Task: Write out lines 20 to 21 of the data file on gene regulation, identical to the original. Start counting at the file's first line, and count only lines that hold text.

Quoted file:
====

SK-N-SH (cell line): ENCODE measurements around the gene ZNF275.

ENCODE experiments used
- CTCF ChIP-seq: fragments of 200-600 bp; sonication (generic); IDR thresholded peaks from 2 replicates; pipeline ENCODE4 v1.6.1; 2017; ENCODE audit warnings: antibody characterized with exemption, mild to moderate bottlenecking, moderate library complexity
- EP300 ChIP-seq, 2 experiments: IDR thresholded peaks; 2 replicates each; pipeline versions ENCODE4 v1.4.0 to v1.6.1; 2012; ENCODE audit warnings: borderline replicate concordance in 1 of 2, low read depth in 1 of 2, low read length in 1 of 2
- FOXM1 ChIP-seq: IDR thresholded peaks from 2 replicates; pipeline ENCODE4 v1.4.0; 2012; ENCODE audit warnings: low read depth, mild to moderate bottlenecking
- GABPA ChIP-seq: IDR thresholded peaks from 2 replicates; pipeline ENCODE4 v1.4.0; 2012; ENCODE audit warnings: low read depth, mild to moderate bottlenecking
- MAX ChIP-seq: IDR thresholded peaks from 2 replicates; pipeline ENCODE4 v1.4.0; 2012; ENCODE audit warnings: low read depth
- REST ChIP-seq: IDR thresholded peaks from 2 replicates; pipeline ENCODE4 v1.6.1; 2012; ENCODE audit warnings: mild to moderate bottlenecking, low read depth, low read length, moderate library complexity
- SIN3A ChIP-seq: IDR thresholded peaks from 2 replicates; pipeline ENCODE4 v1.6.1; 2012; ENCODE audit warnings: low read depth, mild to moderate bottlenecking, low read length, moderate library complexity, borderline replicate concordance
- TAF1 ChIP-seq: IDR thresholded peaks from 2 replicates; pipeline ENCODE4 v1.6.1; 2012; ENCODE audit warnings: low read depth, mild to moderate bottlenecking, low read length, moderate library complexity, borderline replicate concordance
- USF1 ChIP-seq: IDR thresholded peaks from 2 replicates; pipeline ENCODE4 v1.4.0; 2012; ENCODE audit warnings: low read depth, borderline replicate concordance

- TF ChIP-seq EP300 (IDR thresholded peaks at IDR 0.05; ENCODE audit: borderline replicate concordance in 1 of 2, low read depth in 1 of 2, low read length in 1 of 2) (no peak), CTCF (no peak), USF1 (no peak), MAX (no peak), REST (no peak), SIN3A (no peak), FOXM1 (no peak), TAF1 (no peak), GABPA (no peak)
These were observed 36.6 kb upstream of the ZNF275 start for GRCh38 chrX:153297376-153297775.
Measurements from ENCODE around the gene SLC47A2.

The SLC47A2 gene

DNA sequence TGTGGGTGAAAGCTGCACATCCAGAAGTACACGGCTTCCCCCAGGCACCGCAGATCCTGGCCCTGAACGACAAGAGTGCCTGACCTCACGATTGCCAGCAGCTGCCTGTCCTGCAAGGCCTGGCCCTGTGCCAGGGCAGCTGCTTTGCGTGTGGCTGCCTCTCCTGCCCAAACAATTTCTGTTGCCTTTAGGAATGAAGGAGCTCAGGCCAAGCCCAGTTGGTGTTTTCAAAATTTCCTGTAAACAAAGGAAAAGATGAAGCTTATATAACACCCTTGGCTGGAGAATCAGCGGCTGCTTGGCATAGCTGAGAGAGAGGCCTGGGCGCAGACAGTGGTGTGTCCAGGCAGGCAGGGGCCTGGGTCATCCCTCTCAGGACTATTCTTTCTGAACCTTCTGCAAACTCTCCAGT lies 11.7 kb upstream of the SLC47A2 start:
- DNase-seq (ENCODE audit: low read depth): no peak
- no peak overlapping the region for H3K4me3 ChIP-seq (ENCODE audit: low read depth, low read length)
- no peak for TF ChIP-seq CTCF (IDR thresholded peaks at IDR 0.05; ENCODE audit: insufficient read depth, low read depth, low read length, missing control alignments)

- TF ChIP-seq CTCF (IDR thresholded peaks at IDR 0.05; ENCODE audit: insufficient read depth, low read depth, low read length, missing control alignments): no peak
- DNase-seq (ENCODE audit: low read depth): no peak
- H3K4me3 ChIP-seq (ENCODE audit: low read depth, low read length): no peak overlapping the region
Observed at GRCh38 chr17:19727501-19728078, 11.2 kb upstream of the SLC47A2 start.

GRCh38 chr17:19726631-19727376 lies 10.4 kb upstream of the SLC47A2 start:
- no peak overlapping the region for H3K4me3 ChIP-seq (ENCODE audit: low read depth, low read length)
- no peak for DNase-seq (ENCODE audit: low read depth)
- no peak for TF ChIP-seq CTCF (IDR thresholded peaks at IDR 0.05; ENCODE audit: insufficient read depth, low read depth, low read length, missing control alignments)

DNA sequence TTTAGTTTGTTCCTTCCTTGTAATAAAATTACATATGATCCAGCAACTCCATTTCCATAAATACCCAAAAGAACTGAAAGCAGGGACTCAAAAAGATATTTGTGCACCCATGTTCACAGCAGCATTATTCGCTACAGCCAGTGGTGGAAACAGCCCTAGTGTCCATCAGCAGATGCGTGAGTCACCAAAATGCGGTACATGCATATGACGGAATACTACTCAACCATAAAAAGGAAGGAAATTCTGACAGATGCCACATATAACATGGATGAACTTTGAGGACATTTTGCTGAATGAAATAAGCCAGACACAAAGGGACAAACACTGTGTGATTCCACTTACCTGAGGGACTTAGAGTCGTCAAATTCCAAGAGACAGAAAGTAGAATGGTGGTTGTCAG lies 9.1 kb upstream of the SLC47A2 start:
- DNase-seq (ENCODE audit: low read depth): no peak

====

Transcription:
- TF ChIP-seq CTCF (IDR thresholded peaks at IDR 0.05; ENCODE audit: insufficient read depth, low read depth, low read length, missing control alignments): no peak
- DNase-seq (ENCODE audit: low read depth): no peak